Sea Level Forecasts

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This product provides an outlook of monthly sea level anomalies for the next one to two seasons. We combine sea level forecasts with astronomical tide predictions to provide more accurate predictions of coastal water level compared to tide predictions alone.
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This seasonal forecast product is experimental. For short-term forecasts (daily to weekly), please see the High Sea Level Forecast for your region. Neither the seasonal nor the weekly product is accurate when a tsunami or tropical cyclone threatens your coastline.

How to use this page ...

  • Visualize recent sea level observations from satellites (past 6 months) and predictions from one model (next 6 months) by moving the mouse over the row of numbers below the map.
  • View multi-model forecasts for many islands in the tropical Pacific by clicking tide gauge station labels on the map.
  • Click on the “Tides” or “Impacts” tabs to see how the predicted relative sea level anomaly is likely to alter the astronomical tide cycle and affect the coastline.

Stay up-to-date on the latest sea level observations and forecasts by subscribing to our email updates. To subscribe, send an email to:

For more information about this product, please contact Matthew Widlansky.

The Science of Sea Level Forecasting

Sea level anomaly extremes impact tropical Pacific islands, often with too little warning to mitigate risks. By compiling monthly sea level anomaly predictions from multiple statistical and dynamical (coupled ocean-atmosphere) models, which are typically skillful out to at least 6 months in the tropical Pacific, improved future outlooks are achieved. We deliver an experimental real-time forecast of monthly mean sea level anomalies and information that can be used to reduce impacts associated with sea level extremes.

The Multi-model Ensemble Sea Level Forecasts for Tropical Pacific Islands product was developed by a partnership between scientists at the UHSLC, NOAA’s Pacific ENSO Applications Climate Center, Australia’s Bureau of Meteorology seasonal forecasting operations, and New Zealand’s National Institute of Water and Atmospheric Research. This partnership combines resources to deliver the most recently available sea level predictions from multiple forecast models. By clicking on the map and forecast tab, you can check which models are available this month for each station.

Solomon Islands. Photo courtesy Global Environment Facility via Flickr Creative Commons

Climate models are increasingly better able to simulate phenomena, such as the El Niño-Southern Oscillation, shown to be responsible for sea level variability in the tropical Pacific. Utilizing the climate modeling success, each month, we compile sea level predictions into a multi-model forecast ensemble of the monthly sea level anomaly. Compared to forecasts relying on only one model, the multi-model forecasts are less sensitive to individual model errors and, thus, more accurate. A journal article describing the forecasting method, past performance, and potential applications is available here.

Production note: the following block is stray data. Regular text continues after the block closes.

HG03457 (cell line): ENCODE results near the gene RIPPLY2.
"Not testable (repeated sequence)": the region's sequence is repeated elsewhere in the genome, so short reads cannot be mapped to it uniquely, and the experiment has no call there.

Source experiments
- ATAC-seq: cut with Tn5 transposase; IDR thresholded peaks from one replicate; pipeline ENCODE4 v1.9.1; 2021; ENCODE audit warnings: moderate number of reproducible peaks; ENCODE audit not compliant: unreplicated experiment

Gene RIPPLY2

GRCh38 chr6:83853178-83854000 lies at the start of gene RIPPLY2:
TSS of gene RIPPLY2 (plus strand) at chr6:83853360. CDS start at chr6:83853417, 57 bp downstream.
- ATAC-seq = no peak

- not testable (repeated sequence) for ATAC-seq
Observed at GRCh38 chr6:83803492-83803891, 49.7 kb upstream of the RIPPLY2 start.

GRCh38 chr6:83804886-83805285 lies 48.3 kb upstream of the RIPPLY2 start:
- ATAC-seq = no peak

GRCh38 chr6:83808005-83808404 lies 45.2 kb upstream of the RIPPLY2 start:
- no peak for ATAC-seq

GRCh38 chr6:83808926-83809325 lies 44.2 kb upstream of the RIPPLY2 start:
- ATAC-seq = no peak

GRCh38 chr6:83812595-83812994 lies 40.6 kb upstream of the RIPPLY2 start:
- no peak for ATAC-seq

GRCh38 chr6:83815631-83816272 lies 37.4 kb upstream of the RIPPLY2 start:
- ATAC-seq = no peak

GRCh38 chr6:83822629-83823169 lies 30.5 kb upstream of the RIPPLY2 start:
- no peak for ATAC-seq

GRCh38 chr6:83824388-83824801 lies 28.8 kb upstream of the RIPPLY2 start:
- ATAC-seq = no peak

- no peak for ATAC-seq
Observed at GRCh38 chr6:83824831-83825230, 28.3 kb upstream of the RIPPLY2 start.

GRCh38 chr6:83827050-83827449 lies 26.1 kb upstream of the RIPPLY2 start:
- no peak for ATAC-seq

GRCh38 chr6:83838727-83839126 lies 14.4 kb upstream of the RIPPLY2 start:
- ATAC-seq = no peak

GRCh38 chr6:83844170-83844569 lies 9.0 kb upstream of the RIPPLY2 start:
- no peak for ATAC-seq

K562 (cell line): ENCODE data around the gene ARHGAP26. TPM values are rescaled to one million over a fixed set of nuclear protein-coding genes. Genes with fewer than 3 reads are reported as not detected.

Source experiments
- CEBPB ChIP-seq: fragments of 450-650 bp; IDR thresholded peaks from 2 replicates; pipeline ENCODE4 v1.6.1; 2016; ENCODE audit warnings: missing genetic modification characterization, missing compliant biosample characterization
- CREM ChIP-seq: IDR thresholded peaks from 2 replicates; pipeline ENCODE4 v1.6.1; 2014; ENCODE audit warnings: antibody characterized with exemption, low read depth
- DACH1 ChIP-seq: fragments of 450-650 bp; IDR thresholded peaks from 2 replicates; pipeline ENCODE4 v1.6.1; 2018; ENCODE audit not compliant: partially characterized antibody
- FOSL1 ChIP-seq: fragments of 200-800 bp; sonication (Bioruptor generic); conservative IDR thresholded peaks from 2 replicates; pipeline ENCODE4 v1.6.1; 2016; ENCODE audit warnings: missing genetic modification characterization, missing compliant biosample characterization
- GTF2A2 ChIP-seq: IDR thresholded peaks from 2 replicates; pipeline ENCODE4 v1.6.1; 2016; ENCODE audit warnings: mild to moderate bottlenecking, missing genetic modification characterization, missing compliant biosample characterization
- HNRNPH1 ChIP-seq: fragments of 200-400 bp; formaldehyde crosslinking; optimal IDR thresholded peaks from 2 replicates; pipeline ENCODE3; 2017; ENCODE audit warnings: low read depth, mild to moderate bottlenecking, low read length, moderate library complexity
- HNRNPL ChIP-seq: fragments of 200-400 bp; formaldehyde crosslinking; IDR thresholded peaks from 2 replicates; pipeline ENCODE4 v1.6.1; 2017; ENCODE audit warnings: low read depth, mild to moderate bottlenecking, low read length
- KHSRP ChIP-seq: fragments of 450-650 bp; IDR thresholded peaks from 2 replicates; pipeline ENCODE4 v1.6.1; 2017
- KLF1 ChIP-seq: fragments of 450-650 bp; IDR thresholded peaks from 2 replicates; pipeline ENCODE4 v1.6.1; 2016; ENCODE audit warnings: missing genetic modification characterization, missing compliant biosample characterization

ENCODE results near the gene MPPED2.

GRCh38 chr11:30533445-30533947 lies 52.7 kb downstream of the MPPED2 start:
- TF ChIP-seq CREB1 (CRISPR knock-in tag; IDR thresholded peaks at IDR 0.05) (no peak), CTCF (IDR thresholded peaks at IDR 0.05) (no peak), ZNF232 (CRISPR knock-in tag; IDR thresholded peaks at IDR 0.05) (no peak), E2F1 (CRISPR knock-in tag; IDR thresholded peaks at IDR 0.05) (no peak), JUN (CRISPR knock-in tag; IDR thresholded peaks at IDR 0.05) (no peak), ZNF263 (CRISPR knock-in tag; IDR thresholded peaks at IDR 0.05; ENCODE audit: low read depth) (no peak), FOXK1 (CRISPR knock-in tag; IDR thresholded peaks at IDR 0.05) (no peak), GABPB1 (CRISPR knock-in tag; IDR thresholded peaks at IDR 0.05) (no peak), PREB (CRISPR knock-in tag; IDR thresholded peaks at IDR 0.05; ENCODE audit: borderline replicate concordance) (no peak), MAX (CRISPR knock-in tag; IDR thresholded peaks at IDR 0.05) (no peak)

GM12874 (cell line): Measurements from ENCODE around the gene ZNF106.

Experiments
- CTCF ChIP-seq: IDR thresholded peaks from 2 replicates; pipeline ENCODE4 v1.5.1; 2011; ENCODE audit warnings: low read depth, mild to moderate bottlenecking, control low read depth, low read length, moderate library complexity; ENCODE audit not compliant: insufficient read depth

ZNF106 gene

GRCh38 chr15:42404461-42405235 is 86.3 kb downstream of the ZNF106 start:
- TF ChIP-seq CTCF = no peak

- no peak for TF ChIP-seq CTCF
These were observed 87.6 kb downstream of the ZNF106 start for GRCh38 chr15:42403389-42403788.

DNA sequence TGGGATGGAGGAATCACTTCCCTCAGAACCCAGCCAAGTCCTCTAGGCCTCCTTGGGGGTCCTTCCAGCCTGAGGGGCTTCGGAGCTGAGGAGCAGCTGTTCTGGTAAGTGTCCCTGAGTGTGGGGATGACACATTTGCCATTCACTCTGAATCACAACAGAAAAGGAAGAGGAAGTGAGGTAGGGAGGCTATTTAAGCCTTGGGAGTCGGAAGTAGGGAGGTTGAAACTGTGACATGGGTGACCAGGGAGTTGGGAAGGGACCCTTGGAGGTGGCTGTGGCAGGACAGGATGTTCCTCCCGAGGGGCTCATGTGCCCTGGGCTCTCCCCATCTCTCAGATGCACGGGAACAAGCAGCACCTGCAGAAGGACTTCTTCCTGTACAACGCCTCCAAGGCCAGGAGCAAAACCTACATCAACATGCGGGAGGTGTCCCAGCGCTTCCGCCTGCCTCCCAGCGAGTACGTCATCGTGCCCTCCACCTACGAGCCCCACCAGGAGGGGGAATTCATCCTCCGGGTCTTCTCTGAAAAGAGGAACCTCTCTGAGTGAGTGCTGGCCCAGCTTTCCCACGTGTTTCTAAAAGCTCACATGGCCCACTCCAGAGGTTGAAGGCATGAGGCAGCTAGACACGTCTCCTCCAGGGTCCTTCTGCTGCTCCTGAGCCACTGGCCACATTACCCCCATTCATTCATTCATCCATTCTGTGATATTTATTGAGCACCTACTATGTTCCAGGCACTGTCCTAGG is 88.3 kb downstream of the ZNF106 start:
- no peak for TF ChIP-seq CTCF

Key information about the sea level forecasts:

  • Forecasts are anomalies with respect to the average annual cycle of sea level for each region. That is, the model-specific climatology (1999–2010) is removed from the forecast.
  • We also remove the recent long-term trend from each model’s prediction (e.g., for forecasts issued in 2017 the 1999–2015 trend is removed). A viewer of how sea level trends change regionally, with time, and between products is available here.
  • For reference, the station forecast plots show the climatology (grey line) and trend (red bar) measured using satellite altimetry.

Key information about the tidal forecasts:

  • Tidal predictions using harmonic analysis are provided for stations which have at least 24 months of hourly data available during the National Tidal Datum Epoch (NTDE; currently 1983–2001 for most stations).
  • Hourly sea levels are shown with (red) or without (blue) the monthly sea level prediction (green). Sea levels are with respect to the station’s Mean Lower Low Water (MLLW) during the NTDE.
  • The station Tide Tables show the times (Local Standard Time) and magnitudes of the highest and lowest daily tides either with (right column) or without (middle column) the multi-model mean sea level forecast anomaly included. Asterisks indicate extreme sea levels (compared to the highest or lowest 5% of astronomical tides during the NTDE).

Key information about the coastal impacts:

  • For each station, we classify the sea level as “below-normal”, “normal”, or “above-normal” according to recent observations (vertical gauge).
  • The multi-model forecast provides a sea level tendency for the next 3 months (“rising”, “falling”, or “continuing” arrows).
  • Impacts of extreme sea levels include coastal inundation (high stands) or reef exposure (low stands).

For the forecasters ...


Processing sea level predictions from a variety of forecast models (currently up to six models are available on a monthly basis) allows for improved future outlooks. We are interested to increase the number of models to produce a larger forecast ensemble. Please contact us if you are interested to provide sea level output from forecast runs of coupled ocean-atmosphere dynamical simulations or have ideas about new statistical forecasting techniques.

The UHSLC serves Fast Delivery tide gauge data for most of the forecast stations. An Ancillary database is being developed to provide station datum, tide prediction, and atmospheric sea-level pressure information.

Supplementary data such as post-processed satellite altimetry and sea level trend records are available here.